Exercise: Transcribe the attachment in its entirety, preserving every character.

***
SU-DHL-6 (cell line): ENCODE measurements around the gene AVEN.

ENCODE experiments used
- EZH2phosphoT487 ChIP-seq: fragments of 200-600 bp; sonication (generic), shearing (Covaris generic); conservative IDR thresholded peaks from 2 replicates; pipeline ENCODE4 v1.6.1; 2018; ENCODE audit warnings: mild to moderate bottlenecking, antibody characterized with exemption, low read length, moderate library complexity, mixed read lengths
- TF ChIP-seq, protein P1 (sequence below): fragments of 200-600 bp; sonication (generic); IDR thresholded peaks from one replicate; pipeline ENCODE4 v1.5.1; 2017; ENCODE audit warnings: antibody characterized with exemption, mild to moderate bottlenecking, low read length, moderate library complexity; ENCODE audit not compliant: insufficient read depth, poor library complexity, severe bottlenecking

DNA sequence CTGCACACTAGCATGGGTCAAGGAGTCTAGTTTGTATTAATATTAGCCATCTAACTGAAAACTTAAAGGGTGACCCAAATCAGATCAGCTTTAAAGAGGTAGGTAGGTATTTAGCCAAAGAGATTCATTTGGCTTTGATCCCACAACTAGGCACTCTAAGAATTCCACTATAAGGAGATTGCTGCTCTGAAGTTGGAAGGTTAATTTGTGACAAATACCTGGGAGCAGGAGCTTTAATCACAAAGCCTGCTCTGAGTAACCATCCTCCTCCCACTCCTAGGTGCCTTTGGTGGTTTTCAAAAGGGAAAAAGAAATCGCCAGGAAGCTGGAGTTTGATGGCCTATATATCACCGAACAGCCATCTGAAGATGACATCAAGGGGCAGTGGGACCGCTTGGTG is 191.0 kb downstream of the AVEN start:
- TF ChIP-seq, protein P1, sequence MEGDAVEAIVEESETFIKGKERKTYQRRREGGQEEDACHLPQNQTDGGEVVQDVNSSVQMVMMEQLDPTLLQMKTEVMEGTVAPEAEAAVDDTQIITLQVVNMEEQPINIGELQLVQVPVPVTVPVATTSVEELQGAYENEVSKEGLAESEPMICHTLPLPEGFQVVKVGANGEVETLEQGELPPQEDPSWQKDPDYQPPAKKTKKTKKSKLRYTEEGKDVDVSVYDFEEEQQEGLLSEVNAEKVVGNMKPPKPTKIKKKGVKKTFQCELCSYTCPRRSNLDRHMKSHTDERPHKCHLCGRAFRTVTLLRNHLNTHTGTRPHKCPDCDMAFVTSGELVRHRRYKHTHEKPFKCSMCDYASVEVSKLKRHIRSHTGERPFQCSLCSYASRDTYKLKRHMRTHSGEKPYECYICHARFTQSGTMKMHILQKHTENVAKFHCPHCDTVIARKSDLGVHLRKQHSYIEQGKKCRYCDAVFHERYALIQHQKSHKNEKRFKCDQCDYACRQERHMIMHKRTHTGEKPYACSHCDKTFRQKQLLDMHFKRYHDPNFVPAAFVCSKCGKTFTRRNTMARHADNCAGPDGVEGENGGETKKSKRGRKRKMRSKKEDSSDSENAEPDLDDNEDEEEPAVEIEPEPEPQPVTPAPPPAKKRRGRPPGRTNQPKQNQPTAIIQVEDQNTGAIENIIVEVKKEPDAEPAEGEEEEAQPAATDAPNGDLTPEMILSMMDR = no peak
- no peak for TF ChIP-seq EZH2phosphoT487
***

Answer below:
SU-DHL-6 (cell line): ENCODE measurements around the gene AVEN.

ENCODE experiments used
- EZH2phosphoT487 ChIP-seq: fragments of 200-600 bp; sonication (generic), shearing (Covaris generic); conservative IDR thresholded peaks from 2 replicates; pipeline ENCODE4 v1.6.1; 2018; ENCODE audit warnings: mild to moderate bottlenecking, antibody characterized with exemption, low read length, moderate library complexity, mixed read lengths
- TF ChIP-seq, protein P1 (sequence below): fragments of 200-600 bp; sonication (generic); IDR thresholded peaks from one replicate; pipeline ENCODE4 v1.5.1; 2017; ENCODE audit warnings: antibody characterized with exemption, mild to moderate bottlenecking, low read length, moderate library complexity; ENCODE audit not compliant: insufficient read depth, poor library complexity, severe bottlenecking

DNA sequence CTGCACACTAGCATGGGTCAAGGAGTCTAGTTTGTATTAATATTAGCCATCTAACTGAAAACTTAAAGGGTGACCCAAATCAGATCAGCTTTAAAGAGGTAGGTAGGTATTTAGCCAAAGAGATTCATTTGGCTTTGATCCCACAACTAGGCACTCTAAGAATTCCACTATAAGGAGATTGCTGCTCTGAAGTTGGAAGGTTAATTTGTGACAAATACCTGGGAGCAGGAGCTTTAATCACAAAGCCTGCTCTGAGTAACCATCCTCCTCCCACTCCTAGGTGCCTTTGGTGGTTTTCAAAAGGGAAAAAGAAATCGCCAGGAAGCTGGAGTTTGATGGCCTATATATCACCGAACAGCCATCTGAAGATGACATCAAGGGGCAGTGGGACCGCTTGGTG is 191.0 kb downstream of the AVEN start:
- TF ChIP-seq, protein P1, sequence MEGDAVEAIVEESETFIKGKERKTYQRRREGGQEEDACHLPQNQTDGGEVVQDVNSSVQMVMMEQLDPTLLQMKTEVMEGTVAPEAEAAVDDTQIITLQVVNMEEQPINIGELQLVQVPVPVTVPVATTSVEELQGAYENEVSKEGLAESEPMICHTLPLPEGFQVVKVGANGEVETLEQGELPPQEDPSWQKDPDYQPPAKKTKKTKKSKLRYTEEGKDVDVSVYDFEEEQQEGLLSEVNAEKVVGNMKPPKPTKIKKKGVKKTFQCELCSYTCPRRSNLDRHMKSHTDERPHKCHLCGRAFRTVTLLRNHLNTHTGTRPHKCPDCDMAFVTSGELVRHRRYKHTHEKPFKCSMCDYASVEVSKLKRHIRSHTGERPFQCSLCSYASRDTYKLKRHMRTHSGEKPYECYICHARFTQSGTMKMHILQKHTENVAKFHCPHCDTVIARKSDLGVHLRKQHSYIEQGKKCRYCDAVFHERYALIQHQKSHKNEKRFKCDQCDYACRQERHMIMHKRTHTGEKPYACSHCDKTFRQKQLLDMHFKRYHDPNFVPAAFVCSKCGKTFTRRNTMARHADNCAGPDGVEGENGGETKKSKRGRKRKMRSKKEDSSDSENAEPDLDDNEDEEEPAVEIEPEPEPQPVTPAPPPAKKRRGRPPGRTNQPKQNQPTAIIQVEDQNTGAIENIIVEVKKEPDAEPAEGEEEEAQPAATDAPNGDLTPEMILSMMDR = no peak
- no peak for TF ChIP-seq EZH2phosphoT487